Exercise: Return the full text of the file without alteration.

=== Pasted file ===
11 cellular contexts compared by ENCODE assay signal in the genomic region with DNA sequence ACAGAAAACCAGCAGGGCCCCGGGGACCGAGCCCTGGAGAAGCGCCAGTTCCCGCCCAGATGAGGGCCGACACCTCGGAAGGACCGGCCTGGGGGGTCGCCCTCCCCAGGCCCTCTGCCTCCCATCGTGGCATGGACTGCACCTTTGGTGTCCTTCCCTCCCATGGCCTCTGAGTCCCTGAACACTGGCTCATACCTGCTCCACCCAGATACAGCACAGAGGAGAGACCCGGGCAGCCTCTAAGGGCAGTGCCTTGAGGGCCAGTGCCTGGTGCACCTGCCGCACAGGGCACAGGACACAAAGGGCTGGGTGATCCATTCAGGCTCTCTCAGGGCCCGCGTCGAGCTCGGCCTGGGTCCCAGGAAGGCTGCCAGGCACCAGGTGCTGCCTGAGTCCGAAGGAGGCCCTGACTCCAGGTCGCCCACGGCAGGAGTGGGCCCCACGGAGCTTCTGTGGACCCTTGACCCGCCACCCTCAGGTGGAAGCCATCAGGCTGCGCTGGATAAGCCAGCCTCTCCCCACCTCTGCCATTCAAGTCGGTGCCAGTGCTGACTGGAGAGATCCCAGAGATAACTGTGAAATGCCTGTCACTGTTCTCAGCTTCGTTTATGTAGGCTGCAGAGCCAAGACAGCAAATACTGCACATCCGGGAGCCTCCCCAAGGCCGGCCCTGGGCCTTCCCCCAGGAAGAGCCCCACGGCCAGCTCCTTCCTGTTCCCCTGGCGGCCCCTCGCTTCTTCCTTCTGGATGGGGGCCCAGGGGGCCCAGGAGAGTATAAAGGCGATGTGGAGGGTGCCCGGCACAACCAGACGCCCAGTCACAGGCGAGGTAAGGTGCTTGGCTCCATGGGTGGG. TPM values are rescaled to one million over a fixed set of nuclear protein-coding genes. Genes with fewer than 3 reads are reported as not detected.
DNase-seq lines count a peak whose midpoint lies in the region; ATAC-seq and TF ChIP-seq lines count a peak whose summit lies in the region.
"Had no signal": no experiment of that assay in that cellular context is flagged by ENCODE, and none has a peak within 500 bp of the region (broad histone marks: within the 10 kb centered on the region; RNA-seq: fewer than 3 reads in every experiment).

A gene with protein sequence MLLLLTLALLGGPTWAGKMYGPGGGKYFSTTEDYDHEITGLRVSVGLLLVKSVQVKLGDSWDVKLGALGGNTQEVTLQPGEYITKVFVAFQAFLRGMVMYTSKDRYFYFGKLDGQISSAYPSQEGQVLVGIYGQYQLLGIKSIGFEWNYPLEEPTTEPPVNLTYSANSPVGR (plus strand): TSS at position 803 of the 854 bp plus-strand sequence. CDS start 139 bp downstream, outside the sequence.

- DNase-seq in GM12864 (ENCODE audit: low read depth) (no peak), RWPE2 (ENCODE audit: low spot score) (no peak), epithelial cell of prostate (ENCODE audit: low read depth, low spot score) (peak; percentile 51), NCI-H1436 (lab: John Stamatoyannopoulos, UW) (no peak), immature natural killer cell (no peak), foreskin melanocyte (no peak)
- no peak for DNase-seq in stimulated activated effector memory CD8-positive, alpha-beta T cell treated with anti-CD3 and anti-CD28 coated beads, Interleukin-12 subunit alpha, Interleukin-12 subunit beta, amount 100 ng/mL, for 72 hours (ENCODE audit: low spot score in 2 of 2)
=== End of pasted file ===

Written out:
11 cellular contexts compared by ENCODE assay signal in the genomic region with DNA sequence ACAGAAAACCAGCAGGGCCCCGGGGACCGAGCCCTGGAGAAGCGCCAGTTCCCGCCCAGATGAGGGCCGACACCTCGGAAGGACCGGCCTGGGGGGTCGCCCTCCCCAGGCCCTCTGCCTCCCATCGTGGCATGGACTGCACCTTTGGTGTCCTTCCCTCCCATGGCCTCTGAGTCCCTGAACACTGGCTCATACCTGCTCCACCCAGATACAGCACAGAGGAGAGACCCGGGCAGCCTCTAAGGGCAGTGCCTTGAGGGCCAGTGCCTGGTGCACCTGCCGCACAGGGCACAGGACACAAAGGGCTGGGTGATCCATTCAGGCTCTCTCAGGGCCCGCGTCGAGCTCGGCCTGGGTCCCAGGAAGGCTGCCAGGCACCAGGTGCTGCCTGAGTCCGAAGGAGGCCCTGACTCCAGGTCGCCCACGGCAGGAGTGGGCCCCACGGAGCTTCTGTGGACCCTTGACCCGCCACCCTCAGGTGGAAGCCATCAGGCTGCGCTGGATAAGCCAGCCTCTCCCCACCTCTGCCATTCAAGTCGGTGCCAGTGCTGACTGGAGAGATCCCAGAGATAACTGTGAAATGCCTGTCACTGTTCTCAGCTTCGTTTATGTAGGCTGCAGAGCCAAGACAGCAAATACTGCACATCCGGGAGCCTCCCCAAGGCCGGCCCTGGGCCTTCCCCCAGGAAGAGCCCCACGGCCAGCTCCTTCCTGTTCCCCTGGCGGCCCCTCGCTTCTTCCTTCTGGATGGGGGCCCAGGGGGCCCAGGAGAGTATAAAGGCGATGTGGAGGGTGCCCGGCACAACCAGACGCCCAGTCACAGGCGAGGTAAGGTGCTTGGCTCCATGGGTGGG. TPM values are rescaled to one million over a fixed set of nuclear protein-coding genes. Genes with fewer than 3 reads are reported as not detected.
DNase-seq lines count a peak whose midpoint lies in the region; ATAC-seq and TF ChIP-seq lines count a peak whose summit lies in the region.
"Had no signal": no experiment of that assay in that cellular context is flagged by ENCODE, and none has a peak within 500 bp of the region (broad histone marks: within the 10 kb centered on the region; RNA-seq: fewer than 3 reads in every experiment).

A gene with protein sequence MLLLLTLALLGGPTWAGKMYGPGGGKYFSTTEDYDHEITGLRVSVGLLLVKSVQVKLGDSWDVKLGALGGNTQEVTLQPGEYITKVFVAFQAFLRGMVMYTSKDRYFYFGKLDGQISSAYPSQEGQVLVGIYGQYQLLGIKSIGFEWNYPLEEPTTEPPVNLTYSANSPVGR (plus strand): TSS at position 803 of the 854 bp plus-strand sequence. CDS start 139 bp downstream, outside the sequence.

- DNase-seq in GM12864 (ENCODE audit: low read depth) (no peak), RWPE2 (ENCODE audit: low spot score) (no peak), epithelial cell of prostate (ENCODE audit: low read depth, low spot score) (peak; percentile 51), NCI-H1436 (lab: John Stamatoyannopoulos, UW) (no peak), immature natural killer cell (no peak), foreskin melanocyte (no peak)
- no peak for DNase-seq in stimulated activated effector memory CD8-positive, alpha-beta T cell treated with anti-CD3 and anti-CD28 coated beads, Interleukin-12 subunit alpha, Interleukin-12 subunit beta, amount 100 ng/mL, for 72 hours (ENCODE audit: low spot score in 2 of 2)